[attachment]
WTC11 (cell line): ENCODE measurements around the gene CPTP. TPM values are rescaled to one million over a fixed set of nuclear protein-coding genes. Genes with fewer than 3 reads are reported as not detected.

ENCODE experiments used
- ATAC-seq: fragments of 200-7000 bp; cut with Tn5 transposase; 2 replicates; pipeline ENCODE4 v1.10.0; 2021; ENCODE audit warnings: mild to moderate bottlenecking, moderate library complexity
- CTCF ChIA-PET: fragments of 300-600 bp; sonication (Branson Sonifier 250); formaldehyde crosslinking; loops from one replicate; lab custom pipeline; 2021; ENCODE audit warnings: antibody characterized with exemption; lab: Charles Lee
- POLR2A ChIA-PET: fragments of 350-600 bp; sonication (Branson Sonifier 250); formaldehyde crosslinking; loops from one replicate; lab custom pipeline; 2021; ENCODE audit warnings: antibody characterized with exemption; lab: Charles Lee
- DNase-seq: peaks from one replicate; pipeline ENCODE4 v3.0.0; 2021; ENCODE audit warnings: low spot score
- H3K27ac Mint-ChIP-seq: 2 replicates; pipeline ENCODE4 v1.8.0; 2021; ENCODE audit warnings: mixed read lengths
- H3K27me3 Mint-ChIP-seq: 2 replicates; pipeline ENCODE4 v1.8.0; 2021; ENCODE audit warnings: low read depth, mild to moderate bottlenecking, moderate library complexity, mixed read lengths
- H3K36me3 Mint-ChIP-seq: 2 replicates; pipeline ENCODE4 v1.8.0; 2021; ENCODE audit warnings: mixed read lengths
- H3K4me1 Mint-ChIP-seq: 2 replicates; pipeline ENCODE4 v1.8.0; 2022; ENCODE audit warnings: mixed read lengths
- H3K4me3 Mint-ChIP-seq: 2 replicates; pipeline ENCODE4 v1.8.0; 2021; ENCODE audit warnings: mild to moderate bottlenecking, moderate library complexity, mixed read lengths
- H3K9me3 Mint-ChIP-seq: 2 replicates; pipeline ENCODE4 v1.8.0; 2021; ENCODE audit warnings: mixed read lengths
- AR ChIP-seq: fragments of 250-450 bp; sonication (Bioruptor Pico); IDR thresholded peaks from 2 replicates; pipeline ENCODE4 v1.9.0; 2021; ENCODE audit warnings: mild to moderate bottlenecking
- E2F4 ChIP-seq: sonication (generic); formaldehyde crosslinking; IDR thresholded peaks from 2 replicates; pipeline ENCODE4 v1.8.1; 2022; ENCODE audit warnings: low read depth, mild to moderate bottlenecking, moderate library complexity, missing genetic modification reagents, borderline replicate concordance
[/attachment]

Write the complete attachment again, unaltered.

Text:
WTC11 (cell line): ENCODE measurements around the gene CPTP. TPM values are rescaled to one million over a fixed set of nuclear protein-coding genes. Genes with fewer than 3 reads are reported as not detected.

ENCODE experiments used
- ATAC-seq: fragments of 200-7000 bp; cut with Tn5 transposase; 2 replicates; pipeline ENCODE4 v1.10.0; 2021; ENCODE audit warnings: mild to moderate bottlenecking, moderate library complexity
- CTCF ChIA-PET: fragments of 300-600 bp; sonication (Branson Sonifier 250); formaldehyde crosslinking; loops from one replicate; lab custom pipeline; 2021; ENCODE audit warnings: antibody characterized with exemption; lab: Charles Lee
- POLR2A ChIA-PET: fragments of 350-600 bp; sonication (Branson Sonifier 250); formaldehyde crosslinking; loops from one replicate; lab custom pipeline; 2021; ENCODE audit warnings: antibody characterized with exemption; lab: Charles Lee
- DNase-seq: peaks from one replicate; pipeline ENCODE4 v3.0.0; 2021; ENCODE audit warnings: low spot score
- H3K27ac Mint-ChIP-seq: 2 replicates; pipeline ENCODE4 v1.8.0; 2021; ENCODE audit warnings: mixed read lengths
- H3K27me3 Mint-ChIP-seq: 2 replicates; pipeline ENCODE4 v1.8.0; 2021; ENCODE audit warnings: low read depth, mild to moderate bottlenecking, moderate library complexity, mixed read lengths
- H3K36me3 Mint-ChIP-seq: 2 replicates; pipeline ENCODE4 v1.8.0; 2021; ENCODE audit warnings: mixed read lengths
- H3K4me1 Mint-ChIP-seq: 2 replicates; pipeline ENCODE4 v1.8.0; 2022; ENCODE audit warnings: mixed read lengths
- H3K4me3 Mint-ChIP-seq: 2 replicates; pipeline ENCODE4 v1.8.0; 2021; ENCODE audit warnings: mild to moderate bottlenecking, moderate library complexity, mixed read lengths
- H3K9me3 Mint-ChIP-seq: 2 replicates; pipeline ENCODE4 v1.8.0; 2021; ENCODE audit warnings: mixed read lengths
- AR ChIP-seq: fragments of 250-450 bp; sonication (Bioruptor Pico); IDR thresholded peaks from 2 replicates; pipeline ENCODE4 v1.9.0; 2021; ENCODE audit warnings: mild to moderate bottlenecking
- E2F4 ChIP-seq: sonication (generic); formaldehyde crosslinking; IDR thresholded peaks from 2 replicates; pipeline ENCODE4 v1.8.1; 2022; ENCODE audit warnings: low read depth, mild to moderate bottlenecking, moderate library complexity, missing genetic modification reagents, borderline replicate concordance